Say hey, Story366! Today, Karen returned from her writing retreat, meaning we got back to life as more or less normal. As soon as she came home, we set out for lunch, voting, and some family fun, which led us to one of those places where you paint ceramics, they bake them for you, and you pick them up a couple of weeks later. I have to admit: I love this. I know it’s really a place that’s set up for kid parties and retired people, but I’ve done this a half a dozen times now, and every time I go, I really get into it. It’s contemplative, most of all, this task they put in front of you, no pressure to complete it, but still, you want to do well, make something nice. I have no illusions about myself as an artist in these places, but I lose myself in it, try to do a good job, try to come up with something neat-o-rific.
To note, since the more layers of paint you put on the items makes the color show up more consistently once glazed and baked—the people in charge recommend three coats—I actually layer at least a dozen levels of paint, just to get the brightest colors possible. Today I painted a yellow relish tray (what Karen and the woman at the place called a “taco holder,” as if I need something to hold my tacos for me …), and I swear, when we pick that thing up, it may outshine the sun.
Anyway, one of my kids painted a Frankenstein mug and got bored after ten minutes; my younger kid painted a spider and finished, taking about forty minutes; Karen made a nice speckled plate and took about a half an hour. Me? I lasted nearly two whole hours, really perfecting the hell out of that relish tray, slobbing layer after layer of yellow, red, and black across its porous surface. I know we have some pretty high-level grocery stores here in Springfield with some pretty fancy-type specialty items, but for these pickles and relishes and olives and such to be worthy of my relish tray, they are going to have to meet a particularly high standard. I need to find some magical pickles and fast. Springfieldians, please let me know where I can purchase such items.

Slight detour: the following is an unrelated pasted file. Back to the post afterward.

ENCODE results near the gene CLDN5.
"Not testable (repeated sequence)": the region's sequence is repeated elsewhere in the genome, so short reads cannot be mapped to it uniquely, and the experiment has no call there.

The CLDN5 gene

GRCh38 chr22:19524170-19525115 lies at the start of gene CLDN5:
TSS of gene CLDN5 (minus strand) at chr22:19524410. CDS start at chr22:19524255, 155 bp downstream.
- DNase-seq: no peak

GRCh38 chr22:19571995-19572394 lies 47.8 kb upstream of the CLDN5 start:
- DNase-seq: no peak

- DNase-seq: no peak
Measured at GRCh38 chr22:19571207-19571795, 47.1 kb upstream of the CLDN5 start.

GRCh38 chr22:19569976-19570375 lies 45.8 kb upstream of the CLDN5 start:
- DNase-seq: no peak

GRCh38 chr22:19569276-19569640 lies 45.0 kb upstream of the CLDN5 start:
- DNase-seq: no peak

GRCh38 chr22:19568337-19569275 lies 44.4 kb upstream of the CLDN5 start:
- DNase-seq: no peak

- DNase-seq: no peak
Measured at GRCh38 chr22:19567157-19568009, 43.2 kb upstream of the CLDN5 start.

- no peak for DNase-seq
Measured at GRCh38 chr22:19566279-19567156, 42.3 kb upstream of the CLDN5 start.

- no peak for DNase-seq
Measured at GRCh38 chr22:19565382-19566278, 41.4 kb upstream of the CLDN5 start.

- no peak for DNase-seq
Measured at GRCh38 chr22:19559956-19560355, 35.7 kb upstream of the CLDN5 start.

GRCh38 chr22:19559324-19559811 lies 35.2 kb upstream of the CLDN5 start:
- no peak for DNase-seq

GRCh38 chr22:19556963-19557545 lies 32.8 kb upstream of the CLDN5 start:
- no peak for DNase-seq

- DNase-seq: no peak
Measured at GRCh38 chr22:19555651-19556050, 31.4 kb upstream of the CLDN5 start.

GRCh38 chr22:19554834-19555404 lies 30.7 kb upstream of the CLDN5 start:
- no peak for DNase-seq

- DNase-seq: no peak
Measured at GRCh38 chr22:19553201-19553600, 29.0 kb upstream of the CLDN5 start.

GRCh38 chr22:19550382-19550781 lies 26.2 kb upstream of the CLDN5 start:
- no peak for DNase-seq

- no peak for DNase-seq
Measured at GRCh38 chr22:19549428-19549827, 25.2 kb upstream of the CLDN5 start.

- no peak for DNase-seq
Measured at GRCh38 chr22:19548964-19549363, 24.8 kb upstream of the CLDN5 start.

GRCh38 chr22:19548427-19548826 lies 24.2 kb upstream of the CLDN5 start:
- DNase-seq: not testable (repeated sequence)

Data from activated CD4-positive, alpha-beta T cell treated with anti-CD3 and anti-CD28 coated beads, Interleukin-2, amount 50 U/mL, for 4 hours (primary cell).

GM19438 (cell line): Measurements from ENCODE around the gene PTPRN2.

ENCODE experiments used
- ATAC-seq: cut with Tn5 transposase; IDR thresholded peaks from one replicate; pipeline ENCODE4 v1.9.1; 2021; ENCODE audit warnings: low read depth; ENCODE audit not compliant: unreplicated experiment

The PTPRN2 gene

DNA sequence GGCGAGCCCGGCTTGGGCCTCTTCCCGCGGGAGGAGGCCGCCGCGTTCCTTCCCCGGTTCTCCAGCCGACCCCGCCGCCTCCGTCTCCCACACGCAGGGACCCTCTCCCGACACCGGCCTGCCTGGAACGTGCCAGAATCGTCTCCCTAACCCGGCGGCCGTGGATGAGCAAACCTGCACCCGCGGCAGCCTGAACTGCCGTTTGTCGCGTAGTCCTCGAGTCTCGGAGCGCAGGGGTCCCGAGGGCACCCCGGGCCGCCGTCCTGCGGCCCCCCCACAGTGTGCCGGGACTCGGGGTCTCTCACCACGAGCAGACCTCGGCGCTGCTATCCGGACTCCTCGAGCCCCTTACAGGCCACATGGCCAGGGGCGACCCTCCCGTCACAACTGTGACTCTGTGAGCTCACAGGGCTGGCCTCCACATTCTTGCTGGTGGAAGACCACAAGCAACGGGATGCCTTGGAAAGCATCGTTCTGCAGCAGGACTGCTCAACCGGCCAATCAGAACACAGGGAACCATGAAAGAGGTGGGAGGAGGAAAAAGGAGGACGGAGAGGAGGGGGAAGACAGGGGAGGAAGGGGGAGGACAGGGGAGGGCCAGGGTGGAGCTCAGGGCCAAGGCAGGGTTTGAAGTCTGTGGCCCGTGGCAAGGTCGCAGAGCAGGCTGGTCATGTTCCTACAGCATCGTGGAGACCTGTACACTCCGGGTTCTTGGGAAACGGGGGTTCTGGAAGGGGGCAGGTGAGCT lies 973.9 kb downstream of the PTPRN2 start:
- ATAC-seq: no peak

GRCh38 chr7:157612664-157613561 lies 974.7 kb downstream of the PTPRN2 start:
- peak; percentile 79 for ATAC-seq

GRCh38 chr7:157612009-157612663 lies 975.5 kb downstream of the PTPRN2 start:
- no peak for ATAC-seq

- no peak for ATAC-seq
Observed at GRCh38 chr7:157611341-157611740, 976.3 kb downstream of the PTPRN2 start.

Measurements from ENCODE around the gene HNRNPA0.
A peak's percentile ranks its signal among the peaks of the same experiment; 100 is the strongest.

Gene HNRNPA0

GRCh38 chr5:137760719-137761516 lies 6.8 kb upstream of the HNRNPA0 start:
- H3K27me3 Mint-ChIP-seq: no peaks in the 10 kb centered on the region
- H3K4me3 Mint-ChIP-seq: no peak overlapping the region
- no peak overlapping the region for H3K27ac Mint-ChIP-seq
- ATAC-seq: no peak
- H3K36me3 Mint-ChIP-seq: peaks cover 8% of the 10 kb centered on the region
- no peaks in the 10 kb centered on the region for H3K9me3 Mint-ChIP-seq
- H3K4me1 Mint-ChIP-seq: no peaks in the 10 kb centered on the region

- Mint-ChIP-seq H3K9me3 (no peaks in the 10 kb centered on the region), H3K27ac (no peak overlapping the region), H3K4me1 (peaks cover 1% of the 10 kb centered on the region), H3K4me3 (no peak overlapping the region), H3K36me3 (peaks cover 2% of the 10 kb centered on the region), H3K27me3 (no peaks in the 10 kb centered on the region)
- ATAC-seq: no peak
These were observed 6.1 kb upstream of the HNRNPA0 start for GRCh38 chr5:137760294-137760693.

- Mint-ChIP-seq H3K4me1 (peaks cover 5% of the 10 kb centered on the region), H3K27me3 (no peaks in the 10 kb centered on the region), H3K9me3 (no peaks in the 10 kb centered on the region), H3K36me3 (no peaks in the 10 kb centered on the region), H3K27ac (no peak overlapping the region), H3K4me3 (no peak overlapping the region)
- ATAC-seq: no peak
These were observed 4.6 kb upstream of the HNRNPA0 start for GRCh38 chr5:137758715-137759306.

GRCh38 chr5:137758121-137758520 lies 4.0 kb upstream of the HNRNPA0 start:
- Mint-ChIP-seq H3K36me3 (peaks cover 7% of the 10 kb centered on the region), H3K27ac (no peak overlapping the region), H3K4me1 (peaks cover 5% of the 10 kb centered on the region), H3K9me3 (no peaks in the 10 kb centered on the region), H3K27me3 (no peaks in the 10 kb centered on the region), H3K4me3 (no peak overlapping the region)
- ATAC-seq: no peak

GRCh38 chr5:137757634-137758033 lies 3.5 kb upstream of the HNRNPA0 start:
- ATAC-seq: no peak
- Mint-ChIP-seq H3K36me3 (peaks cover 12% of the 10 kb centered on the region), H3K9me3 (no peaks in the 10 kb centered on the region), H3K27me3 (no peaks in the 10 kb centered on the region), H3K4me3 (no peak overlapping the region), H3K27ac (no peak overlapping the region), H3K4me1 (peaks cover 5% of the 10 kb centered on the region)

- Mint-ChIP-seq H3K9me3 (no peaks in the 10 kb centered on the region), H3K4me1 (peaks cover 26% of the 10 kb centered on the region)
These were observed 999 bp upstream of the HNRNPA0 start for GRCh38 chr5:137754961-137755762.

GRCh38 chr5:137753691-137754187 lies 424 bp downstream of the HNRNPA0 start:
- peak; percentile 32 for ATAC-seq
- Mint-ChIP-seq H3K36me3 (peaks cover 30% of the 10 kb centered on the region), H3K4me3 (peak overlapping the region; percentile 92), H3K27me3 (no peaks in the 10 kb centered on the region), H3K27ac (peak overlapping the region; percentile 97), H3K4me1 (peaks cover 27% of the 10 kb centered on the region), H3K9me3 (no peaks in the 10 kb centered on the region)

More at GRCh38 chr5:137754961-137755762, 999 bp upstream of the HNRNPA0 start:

For today’s post, I read from Benjamin Hale’s new collection, The Fat Artist, out from Simon & Schuster, focusing on the title story, “The Fat Artist.” “The Fat Artist” is a whopping fifty pages long, but worth every word, as it’s a complex, terrific story. Like Kafka’s story “The Hunger Artist”—which Hale generously alludes to—this is a story about an artist who attempts art that’s a bit different than a painting or a sculpture, using his own body as vessel to convey something about the human condition. The story’s a commentary on modern art, for sure, but it’s not that simple, as it’s also a fascinating character sketch, a love story, and an excuse for Hale to have paragraphs full of lists, one of my favorite fiction-writing techniques.
This story is about Tristan Hurt, but is also just as much about Tristan’s voice. Hale has a lot of fun with this snobby, erudite artist, so contemptuous of normal people, of normalcy, he can’t even see when he’s being ironic (which is, I guess, ironic). Hale mixes up an SAT-vocab and rambling diction with some Foster Wallacesque footnotes, a lot of asides in parentheses (which are a lot like footnotes, but inside the sentences), and a general roundabout way that Tristan gets to his points, relishing his own words, the sound of his own narration. Tristan, telling his story in first person present, is fascinating to read, and that’s before we get to the whole art thing, how’s he’s trying to get himself up to 1,600 pounds, which would make him the heaviest human in recorded history.